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Andrew W. Phillips, MD MEd, Stanford/Kaiser Emergency Medicine Residency Program
Sarah Williams, MD, Stanford University, Division of Emergency Medicine
Originally Published: Common Sense, January/February 2015
The Importance of Sign-outs
Emergency physicians routinely perform sign-outs, both at shift change and during consultations and admissions. Sign-out, also known as a hand-off or turnover, is a time to summarize information about current patients and transition their care from one provider to the next. This sign-out can be between emergency physicians (EPs) or between EPs and other health care providers. However, despite being so common in everyday practice, sign-outs continue to be cited as a large source of medical error in the emergency department (ED). It is critical for patient safety that this process is optimized.
The ideal sign-out happens in a quiet area with no distractions, with sufficient time to discuss pertinent aspects of patient care. This may be possible on a medicine floor, although even here there are challenges. However, this is particularly difficult to achieve in the ED.[3,4] Nonetheless, recent research shows that a standardized sign-out process can reduce medical errors.
Multiple studies support the use of a standardized sign-out process.[1,5,6] However, in practice this has been challenging to implement. Kessler et al., reported that only 10.9% of emergency medicine (EM) residents reported that they received hand-off education. In addition, 93.9% of EM program directors stated that assessments of hand-off proficiency were not conducted in their program. This is a troubling statistic in light of multiple studies showing that poor transfer of care practices can lead to significant patient morbidity. Horwitz and colleagues showed that 29% of house staff had a patient who experienced an adverse event after ED to inpatient transfer. Many contributing factors, such as communication failures and inaccurate or incomplete information and orders, have the potential to be corrected with a better sign-out process.
One form of standardization that has been studied across other specialties is using acronyms or other mnemonics during sign-out. Connor and colleagues found success using an “IMOUTA” acronym with otolaryngology residents. This stands for identifying data (I), medical course (M), outcomes possible tonight (OU), responsibilities to do tonight (T), and opportunity to ask questions or give feedback (A). In this study, residents who used the acronym felt much better prepared for on-call duties. A component of this acronym that deserves to be highlighted is the opportunity to ask questions. Multiple articles have discussed the need for active listening.[1,8] The physician who is receiving the sign-out needs to be encouraged to ask questions and clarify information.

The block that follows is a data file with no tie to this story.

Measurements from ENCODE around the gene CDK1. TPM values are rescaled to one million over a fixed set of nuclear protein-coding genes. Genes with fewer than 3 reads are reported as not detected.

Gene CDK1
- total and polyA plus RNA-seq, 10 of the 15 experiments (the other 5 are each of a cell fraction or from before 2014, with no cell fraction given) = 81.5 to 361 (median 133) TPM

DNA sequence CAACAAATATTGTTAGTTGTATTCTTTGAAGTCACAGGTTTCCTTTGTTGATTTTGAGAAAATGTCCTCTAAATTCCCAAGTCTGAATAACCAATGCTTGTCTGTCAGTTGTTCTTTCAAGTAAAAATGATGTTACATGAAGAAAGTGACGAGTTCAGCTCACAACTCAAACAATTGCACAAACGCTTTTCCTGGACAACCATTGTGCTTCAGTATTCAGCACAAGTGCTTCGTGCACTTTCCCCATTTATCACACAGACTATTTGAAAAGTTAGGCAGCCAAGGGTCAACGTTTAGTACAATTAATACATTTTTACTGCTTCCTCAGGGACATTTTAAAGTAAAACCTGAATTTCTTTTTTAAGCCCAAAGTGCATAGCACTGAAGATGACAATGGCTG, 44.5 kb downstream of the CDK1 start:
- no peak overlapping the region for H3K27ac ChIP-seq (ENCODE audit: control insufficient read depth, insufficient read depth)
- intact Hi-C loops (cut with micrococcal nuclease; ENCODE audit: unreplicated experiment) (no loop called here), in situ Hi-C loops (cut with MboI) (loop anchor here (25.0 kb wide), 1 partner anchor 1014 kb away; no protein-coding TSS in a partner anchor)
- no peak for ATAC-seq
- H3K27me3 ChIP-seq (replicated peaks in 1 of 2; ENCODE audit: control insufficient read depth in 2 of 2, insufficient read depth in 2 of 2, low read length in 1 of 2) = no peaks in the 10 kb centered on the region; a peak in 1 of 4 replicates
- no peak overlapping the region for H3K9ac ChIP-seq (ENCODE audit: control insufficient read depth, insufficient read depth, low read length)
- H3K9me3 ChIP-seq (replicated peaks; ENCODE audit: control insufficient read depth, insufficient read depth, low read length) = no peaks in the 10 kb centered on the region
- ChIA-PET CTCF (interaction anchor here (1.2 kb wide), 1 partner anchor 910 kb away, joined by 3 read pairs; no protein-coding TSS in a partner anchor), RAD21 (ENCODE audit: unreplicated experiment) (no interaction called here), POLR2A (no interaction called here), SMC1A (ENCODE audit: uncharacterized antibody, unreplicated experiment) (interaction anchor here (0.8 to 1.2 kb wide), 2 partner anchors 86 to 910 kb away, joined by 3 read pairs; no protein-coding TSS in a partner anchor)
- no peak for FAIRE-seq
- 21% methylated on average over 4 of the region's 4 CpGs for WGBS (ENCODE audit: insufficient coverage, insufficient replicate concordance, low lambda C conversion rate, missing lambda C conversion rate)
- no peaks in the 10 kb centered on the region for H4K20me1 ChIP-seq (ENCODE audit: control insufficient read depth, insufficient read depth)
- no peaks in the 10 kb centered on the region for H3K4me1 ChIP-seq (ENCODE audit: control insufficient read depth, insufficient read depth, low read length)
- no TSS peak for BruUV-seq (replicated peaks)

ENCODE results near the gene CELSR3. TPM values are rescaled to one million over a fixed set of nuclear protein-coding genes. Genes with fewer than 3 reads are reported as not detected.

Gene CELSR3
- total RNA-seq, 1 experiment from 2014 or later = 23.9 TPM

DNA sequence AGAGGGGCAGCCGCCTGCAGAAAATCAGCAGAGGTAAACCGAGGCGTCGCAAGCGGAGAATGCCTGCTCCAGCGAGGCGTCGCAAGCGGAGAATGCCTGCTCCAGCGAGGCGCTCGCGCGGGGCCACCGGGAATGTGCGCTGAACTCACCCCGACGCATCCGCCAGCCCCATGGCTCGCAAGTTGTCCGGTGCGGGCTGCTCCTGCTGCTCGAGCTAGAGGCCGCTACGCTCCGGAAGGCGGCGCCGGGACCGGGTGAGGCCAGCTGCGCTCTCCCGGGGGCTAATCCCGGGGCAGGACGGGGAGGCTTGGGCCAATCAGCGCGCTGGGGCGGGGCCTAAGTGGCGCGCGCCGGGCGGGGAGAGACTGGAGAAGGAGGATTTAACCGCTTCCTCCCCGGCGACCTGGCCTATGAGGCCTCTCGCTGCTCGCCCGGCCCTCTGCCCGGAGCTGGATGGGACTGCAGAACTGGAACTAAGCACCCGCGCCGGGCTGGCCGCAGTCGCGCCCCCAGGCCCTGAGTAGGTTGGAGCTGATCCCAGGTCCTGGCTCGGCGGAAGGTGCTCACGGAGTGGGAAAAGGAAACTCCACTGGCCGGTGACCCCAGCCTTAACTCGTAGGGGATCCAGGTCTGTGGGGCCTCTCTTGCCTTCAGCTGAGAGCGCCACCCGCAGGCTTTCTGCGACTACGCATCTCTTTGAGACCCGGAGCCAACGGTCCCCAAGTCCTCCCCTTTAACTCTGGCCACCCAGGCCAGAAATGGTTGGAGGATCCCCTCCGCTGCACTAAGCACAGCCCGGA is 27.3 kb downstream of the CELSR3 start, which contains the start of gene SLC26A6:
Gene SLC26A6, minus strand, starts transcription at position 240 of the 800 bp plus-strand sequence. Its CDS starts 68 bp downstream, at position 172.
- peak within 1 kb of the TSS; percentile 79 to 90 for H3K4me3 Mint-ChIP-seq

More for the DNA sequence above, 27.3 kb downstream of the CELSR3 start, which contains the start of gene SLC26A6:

Another form of standardization can be a template that practitioners carry with them. Bavare and colleagues used a pocket card template in the pediatric intensive care unit. The front of the card contained: situation and background, patient identification, primary diagnosis, problems, condition, disposition, code status and lines. The back of the card contained the assessment and goals. In their study, according to a pre- and post-survey comparison, there was perceived improvement with sign-out completeness and comprehensibility.
Dubosh et al., recently found success using a sign-out checklist with residents in the ED. The components of their checklist included: HPI, ED course, pending studies, likely disposition, possible issues and algorithms for disposition. In this study, trained research assistants monitored the sign-outs before and after implementation of the checklist. There were statistically significant improvements in the areas of HPI, ED course, possible diagnosis and team awareness of the plan. In addition, there was no difference in the amount of time the sign-out took (1.39 vs 1.42 minutes).
Physicians can also find blank templates online. Organizations such as Safer Sign-out provide templates and offer training and other tools that can help standardize sign-outs, as do I-PASS (www.ipasshandoffstudy.com/publications) and TeamSTEPPS (www.ahrq.gov/professionals/education/curriculum-tools/teamstepps/instructor/essentials/pocketguide.html).
Electronic standardized sign-outs deserve special mention as well. Some EDs use full electronic medical records (EMR), while others utilize a hybrid system of paper charting and EMR. There are currently electronic record programs that can assist with sign-out. Van Eaton and colleagues used the University of Washington Computerized Rounding and Sign-out System (UWCores), a web-based system, for sign-out. Physicians can organize their patient lists and add patient data, labs, etc. With this system, 69.6% of residents reported better sign-out quality and 66.1% agreed there was a better continuation of care. A related study using UWCores showed fewer skipped patients during rounds and less time spent pre-rounding. It may be possible to implement and customize this type of EMR system for ED use. Physicians can track their patients on the computer throughout the shift, then have a uniform template with all the pertinent information available at the end of the shift. The training required for a new EMR functionality may be initially resource intensive. However, as it is adopted into the work-flow this could be a very convenient tool.